See comment under original question. –  user2489900 Jun 16 '13 at 4:21
    
use ` match ':controller(/:action(/:id))'` to allow dynamic segments for more information visit guides.rubyonrails.org/routing.html –  Muntasim Jun 16 '13 at 4:32

You are missing routes to your DemoController actions. Add them like this:

# config/routes.rb
match 'demo/hello', 'demo#hello'
match 'demo/other_hello', 'demo#other_hello'

With these routes in place, you can access the hello and other_hello actions by visiting the paths demo/hello and demo/other_hello, respectively.

One other thing you may consider is adding a name to your route, which vastly facilitates routing from controllers and views:

# config/routes.rb
match 'demo/hello', 'demo#hello', :as => demo_hello

Then, in your view (or controller), you can use the following:

demo_hello_path #=> /demo/hello
demo_hello_url #=> hostname/demo/hello

EDIT:

If you're looking to dynamically route to your controller and action, you can use the following match pattern:

# config/routes.rb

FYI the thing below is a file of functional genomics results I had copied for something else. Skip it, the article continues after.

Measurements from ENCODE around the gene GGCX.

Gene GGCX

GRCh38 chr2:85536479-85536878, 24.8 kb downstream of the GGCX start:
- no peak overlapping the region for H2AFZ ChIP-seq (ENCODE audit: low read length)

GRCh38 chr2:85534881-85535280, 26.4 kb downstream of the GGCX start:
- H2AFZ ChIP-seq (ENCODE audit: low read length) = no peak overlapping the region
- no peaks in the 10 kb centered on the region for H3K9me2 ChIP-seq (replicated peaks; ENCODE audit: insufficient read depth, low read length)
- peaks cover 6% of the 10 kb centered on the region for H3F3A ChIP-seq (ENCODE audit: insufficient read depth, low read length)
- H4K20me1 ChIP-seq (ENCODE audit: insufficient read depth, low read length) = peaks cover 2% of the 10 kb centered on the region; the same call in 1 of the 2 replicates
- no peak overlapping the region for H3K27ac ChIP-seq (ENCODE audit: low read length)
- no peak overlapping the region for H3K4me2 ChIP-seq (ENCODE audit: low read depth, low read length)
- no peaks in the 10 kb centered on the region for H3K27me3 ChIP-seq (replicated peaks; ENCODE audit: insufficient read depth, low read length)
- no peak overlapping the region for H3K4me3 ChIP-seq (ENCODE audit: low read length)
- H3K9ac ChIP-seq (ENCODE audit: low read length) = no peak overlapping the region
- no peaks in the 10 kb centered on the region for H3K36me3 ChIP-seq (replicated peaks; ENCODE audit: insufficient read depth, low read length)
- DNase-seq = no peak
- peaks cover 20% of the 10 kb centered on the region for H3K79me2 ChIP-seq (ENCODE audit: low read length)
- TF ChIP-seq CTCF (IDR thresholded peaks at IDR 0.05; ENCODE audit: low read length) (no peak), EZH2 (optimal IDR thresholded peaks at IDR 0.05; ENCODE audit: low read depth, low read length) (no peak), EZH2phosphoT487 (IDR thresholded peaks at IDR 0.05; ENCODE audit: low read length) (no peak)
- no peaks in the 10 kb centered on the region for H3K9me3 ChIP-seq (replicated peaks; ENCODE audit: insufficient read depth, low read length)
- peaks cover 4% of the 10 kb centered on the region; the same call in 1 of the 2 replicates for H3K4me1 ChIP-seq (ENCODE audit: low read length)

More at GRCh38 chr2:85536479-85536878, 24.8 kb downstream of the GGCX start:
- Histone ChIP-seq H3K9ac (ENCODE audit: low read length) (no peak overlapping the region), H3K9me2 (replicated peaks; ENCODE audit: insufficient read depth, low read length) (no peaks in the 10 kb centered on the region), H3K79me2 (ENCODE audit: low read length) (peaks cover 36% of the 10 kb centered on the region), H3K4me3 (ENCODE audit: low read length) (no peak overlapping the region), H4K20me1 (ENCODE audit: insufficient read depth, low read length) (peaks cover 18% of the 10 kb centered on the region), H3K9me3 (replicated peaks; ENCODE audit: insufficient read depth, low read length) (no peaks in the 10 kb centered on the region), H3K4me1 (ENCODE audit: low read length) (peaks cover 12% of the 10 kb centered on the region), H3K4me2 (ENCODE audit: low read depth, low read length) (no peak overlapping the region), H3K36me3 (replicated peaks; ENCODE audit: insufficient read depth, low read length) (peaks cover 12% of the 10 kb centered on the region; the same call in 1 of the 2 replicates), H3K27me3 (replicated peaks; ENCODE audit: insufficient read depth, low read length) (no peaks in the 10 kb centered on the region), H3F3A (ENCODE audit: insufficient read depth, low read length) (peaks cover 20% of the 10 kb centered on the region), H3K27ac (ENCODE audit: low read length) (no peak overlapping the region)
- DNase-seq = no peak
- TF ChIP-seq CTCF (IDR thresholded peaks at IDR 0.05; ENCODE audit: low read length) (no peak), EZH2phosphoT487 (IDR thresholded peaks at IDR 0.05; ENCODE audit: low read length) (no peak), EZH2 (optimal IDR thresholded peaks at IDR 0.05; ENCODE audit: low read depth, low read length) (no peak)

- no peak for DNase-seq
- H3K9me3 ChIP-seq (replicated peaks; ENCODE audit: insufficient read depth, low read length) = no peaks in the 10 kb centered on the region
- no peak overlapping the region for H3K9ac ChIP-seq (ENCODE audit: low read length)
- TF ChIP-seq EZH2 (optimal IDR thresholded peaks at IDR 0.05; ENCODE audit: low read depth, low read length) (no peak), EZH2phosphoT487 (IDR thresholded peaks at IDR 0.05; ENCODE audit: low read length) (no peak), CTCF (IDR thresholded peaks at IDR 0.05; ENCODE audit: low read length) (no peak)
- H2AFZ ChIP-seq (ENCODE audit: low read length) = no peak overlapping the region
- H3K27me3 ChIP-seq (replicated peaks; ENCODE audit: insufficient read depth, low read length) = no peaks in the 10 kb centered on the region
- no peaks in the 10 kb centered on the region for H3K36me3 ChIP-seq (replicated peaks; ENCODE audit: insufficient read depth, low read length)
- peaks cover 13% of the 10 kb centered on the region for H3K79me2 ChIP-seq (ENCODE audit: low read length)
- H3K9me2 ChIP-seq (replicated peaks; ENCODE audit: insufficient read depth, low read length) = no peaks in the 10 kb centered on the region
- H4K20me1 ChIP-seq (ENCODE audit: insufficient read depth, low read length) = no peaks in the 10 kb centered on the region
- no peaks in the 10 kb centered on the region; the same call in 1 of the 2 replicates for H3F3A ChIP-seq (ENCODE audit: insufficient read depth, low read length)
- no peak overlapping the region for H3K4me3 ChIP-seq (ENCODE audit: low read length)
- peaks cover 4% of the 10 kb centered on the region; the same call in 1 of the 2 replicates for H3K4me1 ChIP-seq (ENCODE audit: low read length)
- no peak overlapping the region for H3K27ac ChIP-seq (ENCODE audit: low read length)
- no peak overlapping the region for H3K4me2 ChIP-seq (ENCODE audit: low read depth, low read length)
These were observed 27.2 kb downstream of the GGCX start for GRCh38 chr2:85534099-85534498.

match ':controller/:action'

Be warned that depending on what order this route is executed, it may override (or be overridden by) other hardcoded routes.

As an FYI, the section on dynamic segments from the official Rails routing guide is helpful in figuring out how things are mapped.

share|improve this answer
    
Yes routes connect your pages to your controller actions. In rails 2.x a default rule allowed the assumptions your are talking about but that was removed a couple of years ago with rails 3. –  Michael Durrant Jun 16 '13 at 2:17
    
Ah. So that is what I am missing. That functionality was removed and I am working with an antiquated version of a Rails tutorial. Good to know so that I do not drive myself crazy. –  user2489900 Jun 16 '13 at 3:28
    
Did this answer effective address your question? If so, would you kindly consider accepting it as correct? It's considered both helpful and polite to do so: meta.stackexchange.com/questions/5234/… –  zeantsoi Jun 16 '13 at 3:29
    
I am checking the answer as we speak. –  user2489900 Jun 16 '13 at 3:35
    
See comment under original question. –  user2489900 Jun 16 '13 at 4:20